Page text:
With a 3% yield and a 46-year streak of annual payout growth, it's no wonder that PepsiCo continues to be a staple of many income-focused portfolios. The company has built a massive global distribution network and a diversified lineup of billion-dollar snack and beverage brands that should help it to keep cash flowing back to shareholders, but it's not the only great income play that investors should keep an eye on.

We asked three of our Motley Fool contributors to spotlight a company that pays even bigger dividends than Pepsi and stands out as a worthwhile portfolio addition. Read on to see why they identified Kohl's Corporation (KSS -4.01%), Carnival (CCL -4.08%), and AT&T (T -0.67%) as high-yield stocks that deserve your attention. 

A pink piggy bank on top of a pile of coins.

Image source: Getty Images.

Invest in this family favorite?

Rich Smith (Kohl's Corporation): I'll tell you an investing tip I learned early on: Check your credit card bill every month. If you find a company name on there where you -- or your spouse or your kids -- are racking up multiple hundreds of dollars in charges, that might be a good place to invest. And if that company happens to pay a dividend, why, then that also gives you a chance to get back a little bit of the money you are spending every month.

In my family, that company is Kohl's, which is apparently our go-to store for buying clothes for the kids. (I don't know for sure -- I don't do the clothes shopping around here. But that's what the numbers tell me.)

What I do know, when I look at the numbers on Kohl's stock, is that this is a stock selling for less than 15 times earnings (the average stock on the S&P 500 costs 22 times earnings) despite being pegged for 10% earnings growth, right around the market average. It's a stock that generates nearly twice as much free cash flow as it reports as GAAP earnings -- $1.5 billion versus $801 million, according to S&P Global Market Intelligence.

Oh. And it's a stock that pays its shareholders a generous 3.8% dividend yield -- about 27% more than Pepsi does.

Cruise to a higher yield

Demitri Kalogeropoulos (Carnival): Cruise leader Carnival isn't steaming ahead these days. Instead, the company's growth rate has dropped to below 1% in 2019 from the 3% or higher that investors have enjoyed in recent years. But that slowdown doesn't mean shareholders can't reap big rewards from owning this high-yield dividend stock.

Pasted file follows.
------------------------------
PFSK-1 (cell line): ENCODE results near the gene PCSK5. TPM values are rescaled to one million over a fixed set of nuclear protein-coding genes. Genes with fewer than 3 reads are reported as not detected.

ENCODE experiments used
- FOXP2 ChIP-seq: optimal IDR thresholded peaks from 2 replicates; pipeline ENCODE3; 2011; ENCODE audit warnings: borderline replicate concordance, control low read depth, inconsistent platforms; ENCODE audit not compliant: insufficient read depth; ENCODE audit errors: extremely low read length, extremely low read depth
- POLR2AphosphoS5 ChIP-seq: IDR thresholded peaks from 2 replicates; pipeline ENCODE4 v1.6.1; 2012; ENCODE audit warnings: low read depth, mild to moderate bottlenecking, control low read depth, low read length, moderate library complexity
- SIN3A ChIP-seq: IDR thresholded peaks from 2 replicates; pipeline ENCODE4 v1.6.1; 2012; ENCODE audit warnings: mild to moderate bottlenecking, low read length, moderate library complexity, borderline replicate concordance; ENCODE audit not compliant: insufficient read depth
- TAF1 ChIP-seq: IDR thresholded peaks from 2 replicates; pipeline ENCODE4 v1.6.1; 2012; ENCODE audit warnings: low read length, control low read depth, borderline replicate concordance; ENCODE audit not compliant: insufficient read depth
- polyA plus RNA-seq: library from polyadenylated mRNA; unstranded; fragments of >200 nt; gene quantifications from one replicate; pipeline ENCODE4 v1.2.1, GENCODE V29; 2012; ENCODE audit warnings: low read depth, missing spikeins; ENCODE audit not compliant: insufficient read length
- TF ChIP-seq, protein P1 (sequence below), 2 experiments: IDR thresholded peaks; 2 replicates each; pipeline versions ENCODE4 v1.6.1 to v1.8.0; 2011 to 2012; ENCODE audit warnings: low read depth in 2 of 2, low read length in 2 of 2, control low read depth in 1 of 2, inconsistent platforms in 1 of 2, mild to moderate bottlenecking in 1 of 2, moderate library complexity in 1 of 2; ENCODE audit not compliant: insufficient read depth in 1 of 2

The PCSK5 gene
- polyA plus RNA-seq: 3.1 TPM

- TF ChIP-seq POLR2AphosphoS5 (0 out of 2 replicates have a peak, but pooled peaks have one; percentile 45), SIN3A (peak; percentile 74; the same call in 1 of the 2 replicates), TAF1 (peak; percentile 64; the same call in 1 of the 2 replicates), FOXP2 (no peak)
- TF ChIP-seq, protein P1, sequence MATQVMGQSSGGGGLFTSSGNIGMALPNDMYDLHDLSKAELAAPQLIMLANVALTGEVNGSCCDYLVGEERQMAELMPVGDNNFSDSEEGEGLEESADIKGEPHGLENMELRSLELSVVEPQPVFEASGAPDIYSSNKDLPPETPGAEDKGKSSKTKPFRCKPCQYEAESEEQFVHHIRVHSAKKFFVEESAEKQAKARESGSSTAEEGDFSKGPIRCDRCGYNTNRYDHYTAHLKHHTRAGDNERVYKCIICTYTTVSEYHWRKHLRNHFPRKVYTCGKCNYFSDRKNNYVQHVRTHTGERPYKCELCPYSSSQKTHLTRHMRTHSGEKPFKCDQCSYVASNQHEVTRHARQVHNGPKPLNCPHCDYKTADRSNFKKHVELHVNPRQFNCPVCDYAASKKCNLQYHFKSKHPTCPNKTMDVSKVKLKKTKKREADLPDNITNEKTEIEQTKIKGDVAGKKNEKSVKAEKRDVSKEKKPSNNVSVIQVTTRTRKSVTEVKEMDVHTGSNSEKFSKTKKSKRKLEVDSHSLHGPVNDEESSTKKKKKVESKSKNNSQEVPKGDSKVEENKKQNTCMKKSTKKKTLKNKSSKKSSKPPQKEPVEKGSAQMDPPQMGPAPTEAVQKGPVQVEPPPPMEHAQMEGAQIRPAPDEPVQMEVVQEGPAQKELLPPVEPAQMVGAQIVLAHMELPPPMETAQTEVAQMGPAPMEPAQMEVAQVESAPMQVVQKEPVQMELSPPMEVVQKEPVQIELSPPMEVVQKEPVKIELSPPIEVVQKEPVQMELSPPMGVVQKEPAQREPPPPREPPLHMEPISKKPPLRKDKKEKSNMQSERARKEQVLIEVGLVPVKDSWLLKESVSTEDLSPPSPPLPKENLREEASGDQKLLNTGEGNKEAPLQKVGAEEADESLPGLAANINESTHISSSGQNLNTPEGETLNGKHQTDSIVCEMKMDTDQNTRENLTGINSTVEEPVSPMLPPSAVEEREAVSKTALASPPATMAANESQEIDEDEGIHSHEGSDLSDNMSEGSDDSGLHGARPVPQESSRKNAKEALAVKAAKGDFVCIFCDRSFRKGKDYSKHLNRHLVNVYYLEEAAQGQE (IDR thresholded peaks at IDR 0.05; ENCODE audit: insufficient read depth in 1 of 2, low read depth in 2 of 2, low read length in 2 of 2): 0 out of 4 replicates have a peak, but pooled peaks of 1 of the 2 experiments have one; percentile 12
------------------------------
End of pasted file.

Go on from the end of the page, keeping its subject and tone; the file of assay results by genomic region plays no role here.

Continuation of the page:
Demand is holding up well as vacation bookings are on pace to generate another record year for passenger volume amid steady prices. Sure, Carnival is getting more of its sales gains from a rising capacity rather than the soaring ticket volumes of past years. That's a consequence of sluggish industry growth. But it's also a more stable way to expand sales.

In the meantime, CEO Arnold Donald and his team are targeting continued improvements in key financial metrics like profitability, cash flow, and return on invested capital. More wins here will allow Carnival to keep firming its leadership position in the industry while also producing lots of excess cash the company can direct toward bulking up its $2 annual dividend that today yields almost 4%.

Big, dependable dividend at a discount

Keith Noonan (AT&T): With cord-cutting squeezing its TV business and tough competition in the mobile wireless space, AT&T is facing some significant challenges. However, the stock still stands out as a top candidate for income-focused investors seeking big yield at a discount. Shares sport a 6.5% yield, and with 34 years straight of annual payout growth under its belt, few companies have a better track record when it comes to dependably increasing the size of checks cut to shareholders each year.

AT&T's huge yield and great payout history might not be worth much if the business couldn't be counted on to thrive over the long term. That said, there's a good chance the company will be able to leverage its strengths across telecommunications categories to take advantage of growth for connected devices and service demands that will stem from Internet of Things technologies and the rollout of 5G networks.

AT&T is also moving forward with a much bigger entertainment content business courtesy of its acquisition of Time Warner, and the opportunities created by the company's newfound strength in entertainment still seem underappreciated. Its assets now include HBO and standout properties including the Game of Thrones universe and True Detective; big movie franchises including Harry Potter and Batman, Wonder Woman, and other DC Comics properties; a range of television networks; and a video game publishing wing. So, while the company's DirecTV business is facing declines, the Warner assets should bolster AT&T's moves in the streaming space -- and the telecom giant's position in mobile wireless opens up new targeted-advertising opportunities.

A wide range of assets is coming together to create "the new AT&T." The telecom company that's long had a reputation for being a boring investment has some exciting story lines brewing beneath the surface, and the stock looks cheap trading at roughly 8.5 times this year's expected earnings and sporting a huge yield.